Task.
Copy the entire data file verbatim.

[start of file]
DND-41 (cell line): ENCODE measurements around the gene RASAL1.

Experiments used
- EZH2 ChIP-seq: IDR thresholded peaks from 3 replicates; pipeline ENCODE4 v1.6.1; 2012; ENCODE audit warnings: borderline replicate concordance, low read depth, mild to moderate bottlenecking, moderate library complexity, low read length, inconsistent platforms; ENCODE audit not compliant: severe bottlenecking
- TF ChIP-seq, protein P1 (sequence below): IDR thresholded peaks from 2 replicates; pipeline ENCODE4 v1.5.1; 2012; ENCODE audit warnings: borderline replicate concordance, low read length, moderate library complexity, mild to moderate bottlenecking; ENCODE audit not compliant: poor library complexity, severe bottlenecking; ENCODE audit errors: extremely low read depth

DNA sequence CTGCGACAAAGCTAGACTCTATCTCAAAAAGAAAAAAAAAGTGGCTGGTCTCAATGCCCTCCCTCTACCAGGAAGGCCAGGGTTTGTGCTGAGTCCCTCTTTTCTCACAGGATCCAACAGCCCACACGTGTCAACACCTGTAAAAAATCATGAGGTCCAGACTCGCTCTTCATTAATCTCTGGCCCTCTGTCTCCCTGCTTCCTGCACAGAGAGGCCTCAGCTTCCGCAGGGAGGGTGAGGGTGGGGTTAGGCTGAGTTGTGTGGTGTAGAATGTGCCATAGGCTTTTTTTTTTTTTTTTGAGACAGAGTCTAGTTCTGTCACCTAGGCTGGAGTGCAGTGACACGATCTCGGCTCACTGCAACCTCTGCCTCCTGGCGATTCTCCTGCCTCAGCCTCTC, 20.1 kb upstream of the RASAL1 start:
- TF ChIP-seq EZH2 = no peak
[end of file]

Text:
DND-41 (cell line): ENCODE measurements around the gene RASAL1.

Experiments used
- EZH2 ChIP-seq: IDR thresholded peaks from 3 replicates; pipeline ENCODE4 v1.6.1; 2012; ENCODE audit warnings: borderline replicate concordance, low read depth, mild to moderate bottlenecking, moderate library complexity, low read length, inconsistent platforms; ENCODE audit not compliant: severe bottlenecking
- TF ChIP-seq, protein P1 (sequence below): IDR thresholded peaks from 2 replicates; pipeline ENCODE4 v1.5.1; 2012; ENCODE audit warnings: borderline replicate concordance, low read length, moderate library complexity, mild to moderate bottlenecking; ENCODE audit not compliant: poor library complexity, severe bottlenecking; ENCODE audit errors: extremely low read depth

DNA sequence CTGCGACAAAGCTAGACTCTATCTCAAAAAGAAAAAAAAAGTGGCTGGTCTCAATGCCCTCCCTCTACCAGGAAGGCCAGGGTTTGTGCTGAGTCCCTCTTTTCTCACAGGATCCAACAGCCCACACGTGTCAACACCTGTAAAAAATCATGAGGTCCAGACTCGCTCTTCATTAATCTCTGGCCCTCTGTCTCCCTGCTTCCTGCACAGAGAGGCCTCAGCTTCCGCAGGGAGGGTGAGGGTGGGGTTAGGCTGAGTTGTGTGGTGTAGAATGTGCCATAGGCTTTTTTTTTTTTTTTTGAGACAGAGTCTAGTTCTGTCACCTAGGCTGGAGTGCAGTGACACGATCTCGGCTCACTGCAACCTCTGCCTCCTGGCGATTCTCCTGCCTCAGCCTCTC, 20.1 kb upstream of the RASAL1 start:
- TF ChIP-seq EZH2 = no peak